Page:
OBJECTIVE To investigate the clinical significance of circulating hepatocyte growth factor (HGF) and the role of peripheral blood mononuclear cells (monocytes), which are a possible source of HGF, in patients with acute myocardial infarction.
DESIGN AND PATIENTS 37 patients with acute myocardial infarction and 13 normal control subjects were recruited. Peripheral venous blood samples were drawn from the infarct patients 1, 7, 14, and 21 days after onset. Monocytes were isolated from peripheral blood at those times. HGF concentrations in serum and in a culture medium of monocytes after incubation for 24 hours (monocyte HGF levels) were measured by enzyme linked immunosorbent assay.
RESULTS Serum HGF and monocyte HGF values within seven days after onset of myocardial infarction were significantly higher than those of control subjects and decreased by day 14. There were significant positive correlations between serum HGF and monocyte HGF levels on day 7; between maximum plasma creatine phosphokinase levels and serum HGF levels on day 1; between maximum plasma C reactive protein and serum HGF levels; and between maximum C reactive protein and monocyte HGF levels. Monocyte HGF levels were raised in the patients with progression of ventricular enlargement in the course of acute myocardial infarction.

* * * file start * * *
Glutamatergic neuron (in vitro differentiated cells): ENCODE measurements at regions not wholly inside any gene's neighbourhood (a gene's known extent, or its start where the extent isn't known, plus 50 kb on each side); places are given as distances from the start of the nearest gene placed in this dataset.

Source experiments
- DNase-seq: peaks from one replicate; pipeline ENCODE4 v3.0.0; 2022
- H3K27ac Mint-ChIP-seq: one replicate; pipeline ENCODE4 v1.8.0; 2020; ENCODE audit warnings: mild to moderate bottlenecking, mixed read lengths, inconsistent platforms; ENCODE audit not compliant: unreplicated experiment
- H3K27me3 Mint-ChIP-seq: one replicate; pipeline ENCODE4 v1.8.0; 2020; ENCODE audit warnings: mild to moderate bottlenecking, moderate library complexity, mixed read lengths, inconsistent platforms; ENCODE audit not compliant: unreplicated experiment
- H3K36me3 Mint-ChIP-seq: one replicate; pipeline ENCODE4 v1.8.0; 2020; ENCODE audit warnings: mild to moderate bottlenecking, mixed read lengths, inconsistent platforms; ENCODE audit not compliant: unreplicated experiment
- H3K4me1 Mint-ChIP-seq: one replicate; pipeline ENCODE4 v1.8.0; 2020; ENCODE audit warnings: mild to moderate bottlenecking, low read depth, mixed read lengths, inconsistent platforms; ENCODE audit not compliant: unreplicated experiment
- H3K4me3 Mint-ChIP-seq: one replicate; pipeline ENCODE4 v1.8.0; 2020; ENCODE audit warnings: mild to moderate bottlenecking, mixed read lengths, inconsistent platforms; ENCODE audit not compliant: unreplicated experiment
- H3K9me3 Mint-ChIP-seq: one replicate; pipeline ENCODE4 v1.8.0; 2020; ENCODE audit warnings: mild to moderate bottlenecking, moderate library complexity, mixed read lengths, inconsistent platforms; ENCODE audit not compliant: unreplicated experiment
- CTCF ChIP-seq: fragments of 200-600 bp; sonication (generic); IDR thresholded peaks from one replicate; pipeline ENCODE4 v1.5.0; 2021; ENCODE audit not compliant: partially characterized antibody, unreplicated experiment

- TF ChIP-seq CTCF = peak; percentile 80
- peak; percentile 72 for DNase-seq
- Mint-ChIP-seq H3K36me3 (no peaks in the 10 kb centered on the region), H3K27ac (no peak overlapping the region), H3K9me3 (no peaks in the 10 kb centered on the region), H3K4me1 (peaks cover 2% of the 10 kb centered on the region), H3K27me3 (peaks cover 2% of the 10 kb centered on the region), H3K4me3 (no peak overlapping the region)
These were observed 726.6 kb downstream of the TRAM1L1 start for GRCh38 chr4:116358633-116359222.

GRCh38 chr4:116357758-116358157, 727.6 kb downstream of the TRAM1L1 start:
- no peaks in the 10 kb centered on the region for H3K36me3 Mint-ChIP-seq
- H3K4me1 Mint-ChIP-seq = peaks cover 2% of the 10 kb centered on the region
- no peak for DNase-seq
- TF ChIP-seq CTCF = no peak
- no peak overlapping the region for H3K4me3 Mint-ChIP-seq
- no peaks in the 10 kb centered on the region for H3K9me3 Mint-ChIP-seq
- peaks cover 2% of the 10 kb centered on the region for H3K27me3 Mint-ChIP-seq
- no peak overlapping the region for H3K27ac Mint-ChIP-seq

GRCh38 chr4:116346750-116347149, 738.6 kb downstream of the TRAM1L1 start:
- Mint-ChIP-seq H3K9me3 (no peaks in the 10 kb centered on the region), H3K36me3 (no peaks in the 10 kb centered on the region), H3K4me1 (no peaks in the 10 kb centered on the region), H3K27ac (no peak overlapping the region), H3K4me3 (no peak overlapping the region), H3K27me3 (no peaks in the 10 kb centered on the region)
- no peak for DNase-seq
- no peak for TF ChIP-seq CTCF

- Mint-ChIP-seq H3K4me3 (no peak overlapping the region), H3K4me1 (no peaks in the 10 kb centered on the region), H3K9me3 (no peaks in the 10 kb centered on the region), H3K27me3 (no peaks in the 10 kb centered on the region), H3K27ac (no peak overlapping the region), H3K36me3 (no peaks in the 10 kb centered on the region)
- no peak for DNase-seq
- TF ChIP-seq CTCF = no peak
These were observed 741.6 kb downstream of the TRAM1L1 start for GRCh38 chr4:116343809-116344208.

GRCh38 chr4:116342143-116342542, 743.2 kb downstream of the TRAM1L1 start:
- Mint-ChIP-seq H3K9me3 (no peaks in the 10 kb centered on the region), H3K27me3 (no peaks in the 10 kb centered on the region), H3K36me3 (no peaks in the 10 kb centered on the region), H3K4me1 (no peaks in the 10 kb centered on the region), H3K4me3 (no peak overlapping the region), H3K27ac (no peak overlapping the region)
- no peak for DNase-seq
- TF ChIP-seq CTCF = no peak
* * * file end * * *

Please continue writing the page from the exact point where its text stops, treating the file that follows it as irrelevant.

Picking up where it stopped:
CONCLUSIONS Early serum HGF concentrations reflect the extent of myocardial damage in acute myocardial infarction patients. Inflammation after acute myocardial infarction is supposed to be involved in enhanced HGF production. Monocytes may play an important role in ventricular remodelling after acute myocardial infarction by releasing the cardiovascular protective mitogen HGF.
- C reactive protein
- ischaemic heart disease
- hepatocyte growth factor
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